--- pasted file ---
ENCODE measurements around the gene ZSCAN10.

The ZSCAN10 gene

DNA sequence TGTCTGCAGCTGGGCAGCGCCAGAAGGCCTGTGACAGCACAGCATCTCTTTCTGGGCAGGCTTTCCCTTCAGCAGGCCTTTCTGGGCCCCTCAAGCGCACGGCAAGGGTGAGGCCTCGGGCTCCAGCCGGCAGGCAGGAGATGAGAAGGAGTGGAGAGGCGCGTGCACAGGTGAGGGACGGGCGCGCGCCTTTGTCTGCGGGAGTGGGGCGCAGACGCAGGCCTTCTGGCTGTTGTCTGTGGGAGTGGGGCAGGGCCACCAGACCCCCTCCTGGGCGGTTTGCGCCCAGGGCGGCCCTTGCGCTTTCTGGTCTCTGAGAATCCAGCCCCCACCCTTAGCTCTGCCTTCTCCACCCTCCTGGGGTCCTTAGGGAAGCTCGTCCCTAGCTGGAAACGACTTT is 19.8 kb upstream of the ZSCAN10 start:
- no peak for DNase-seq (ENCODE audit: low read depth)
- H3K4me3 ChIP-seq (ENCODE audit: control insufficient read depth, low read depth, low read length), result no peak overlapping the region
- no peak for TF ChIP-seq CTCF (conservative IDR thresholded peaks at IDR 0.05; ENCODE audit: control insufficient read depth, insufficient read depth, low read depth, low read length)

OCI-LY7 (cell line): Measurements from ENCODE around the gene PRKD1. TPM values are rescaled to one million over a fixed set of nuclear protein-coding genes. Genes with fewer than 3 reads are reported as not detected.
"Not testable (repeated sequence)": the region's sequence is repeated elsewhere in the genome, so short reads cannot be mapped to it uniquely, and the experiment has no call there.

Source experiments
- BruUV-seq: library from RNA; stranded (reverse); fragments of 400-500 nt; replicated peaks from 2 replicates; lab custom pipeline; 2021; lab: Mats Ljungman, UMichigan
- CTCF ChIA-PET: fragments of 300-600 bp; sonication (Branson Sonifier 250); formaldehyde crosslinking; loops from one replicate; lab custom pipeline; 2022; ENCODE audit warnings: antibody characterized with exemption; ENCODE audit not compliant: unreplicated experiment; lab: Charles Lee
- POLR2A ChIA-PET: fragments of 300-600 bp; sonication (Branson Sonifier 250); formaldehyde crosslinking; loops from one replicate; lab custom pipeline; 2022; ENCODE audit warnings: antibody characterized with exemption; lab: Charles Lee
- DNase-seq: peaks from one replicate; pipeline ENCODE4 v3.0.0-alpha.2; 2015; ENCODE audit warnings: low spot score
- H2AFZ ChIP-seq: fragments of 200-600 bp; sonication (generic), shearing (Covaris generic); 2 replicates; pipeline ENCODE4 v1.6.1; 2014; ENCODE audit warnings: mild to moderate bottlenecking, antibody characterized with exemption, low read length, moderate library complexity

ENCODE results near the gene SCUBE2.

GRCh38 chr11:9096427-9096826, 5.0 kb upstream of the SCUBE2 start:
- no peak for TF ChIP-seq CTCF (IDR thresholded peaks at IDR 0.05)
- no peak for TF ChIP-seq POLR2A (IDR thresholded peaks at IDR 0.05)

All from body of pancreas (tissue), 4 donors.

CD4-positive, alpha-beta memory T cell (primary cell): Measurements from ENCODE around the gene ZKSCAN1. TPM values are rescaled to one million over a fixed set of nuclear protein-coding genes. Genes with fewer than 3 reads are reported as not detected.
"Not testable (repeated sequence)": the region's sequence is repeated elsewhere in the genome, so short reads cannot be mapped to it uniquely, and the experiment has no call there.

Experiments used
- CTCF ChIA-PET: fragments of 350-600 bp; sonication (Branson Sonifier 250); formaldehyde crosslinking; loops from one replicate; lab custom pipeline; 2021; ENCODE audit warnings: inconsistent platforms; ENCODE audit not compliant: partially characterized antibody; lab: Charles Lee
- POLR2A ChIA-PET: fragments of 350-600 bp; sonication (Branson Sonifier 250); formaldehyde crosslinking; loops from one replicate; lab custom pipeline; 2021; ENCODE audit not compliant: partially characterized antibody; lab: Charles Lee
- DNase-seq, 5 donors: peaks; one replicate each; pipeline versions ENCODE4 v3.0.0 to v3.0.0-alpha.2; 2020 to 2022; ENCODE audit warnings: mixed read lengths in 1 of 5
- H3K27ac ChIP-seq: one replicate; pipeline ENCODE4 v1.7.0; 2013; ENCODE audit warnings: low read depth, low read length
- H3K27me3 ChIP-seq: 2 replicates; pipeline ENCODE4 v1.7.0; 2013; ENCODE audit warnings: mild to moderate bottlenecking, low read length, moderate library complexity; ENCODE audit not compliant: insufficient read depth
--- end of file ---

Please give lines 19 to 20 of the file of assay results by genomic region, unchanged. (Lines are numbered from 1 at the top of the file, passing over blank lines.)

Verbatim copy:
All from body of pancreas (tissue), 4 donors.

CD4-positive, alpha-beta memory T cell (primary cell): Measurements from ENCODE around the gene ZKSCAN1. TPM values are rescaled to one million over a fixed set of nuclear protein-coding genes. Genes with fewer than 3 reads are reported as not detected.